What’s On at Waka Kotahi

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Published 16 December 2021
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What’s On at Waka Kotahi

Comments and opinions expressed in this article are not necessarily those of Waka Kotahi

Slope Assessed Risk Level Course(s)

The Waka Kotahi/NZTA ARL slope assessment courses previously detailed in the June and December 2020 Geomechanics News, have been delayed by Covid-19 due to the international travel restrictions applied by the New Zealand Government affecting the Australian trainers. The resurgence of C-19D has resulted in a further change to February 2022, though looking at two courses running centred in the North Island and a further course (or two) in October/November 2022 likely in the South Island. Those who were accepted for the first course will retain first right of refusal for that course with the additional course to be provided to enable further participation.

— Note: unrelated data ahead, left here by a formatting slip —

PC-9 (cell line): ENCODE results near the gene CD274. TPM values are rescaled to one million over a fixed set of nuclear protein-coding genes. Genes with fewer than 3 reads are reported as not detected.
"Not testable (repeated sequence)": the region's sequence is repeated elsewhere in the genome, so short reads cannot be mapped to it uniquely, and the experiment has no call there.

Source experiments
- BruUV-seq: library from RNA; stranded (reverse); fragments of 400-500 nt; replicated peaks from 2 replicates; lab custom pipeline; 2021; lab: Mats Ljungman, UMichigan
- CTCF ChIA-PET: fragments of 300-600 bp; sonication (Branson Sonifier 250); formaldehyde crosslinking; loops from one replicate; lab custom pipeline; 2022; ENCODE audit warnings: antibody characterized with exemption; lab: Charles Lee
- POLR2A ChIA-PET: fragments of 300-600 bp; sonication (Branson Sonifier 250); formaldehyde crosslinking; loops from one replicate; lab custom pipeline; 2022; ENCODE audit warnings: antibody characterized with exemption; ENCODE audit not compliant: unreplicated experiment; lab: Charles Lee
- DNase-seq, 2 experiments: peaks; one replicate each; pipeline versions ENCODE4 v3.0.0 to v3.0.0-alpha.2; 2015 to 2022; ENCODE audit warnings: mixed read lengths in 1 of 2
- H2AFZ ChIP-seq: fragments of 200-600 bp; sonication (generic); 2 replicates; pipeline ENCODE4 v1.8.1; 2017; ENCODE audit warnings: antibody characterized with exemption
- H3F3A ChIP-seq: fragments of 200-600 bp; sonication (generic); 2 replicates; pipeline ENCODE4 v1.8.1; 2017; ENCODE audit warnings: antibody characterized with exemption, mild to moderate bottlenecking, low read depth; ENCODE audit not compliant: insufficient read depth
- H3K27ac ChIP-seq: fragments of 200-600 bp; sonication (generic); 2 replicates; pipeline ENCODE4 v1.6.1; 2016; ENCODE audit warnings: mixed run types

Those seeking more information can contact ARL_Course@nzta.govt.nz

First rockfall canopy in New Zealand

Kaikoura has seen many rockfall protection systems being constructed as part of the NCTIR works; from meshed areas to bunds and fences and now the completed (and first in Australasia) rockfall canopy. There’s a paper about its construction in this issue so I will leave you to read that but would like to acknowledge the tireless inputs of the NCTIR design and CPS teams and the main suppliers Geobrugg and RockControl.  

S6 Bridges, geotechnical structures and other significant structures
inspection policy

The latest version of S6 policy was published in February 2020 and introduces geotechnical structures for the first time: S6_Waka Kotahi 

The next step is the production of a geotechnical structures specific policy (S7) together with an associated inspection manual and course. We are currently working on this in the anticipation of implementation in 2022 subject to ratification and funding. If you have any aspects that you feel would merit consideration be sure to let us know: geotechnics@nzta.govt.nz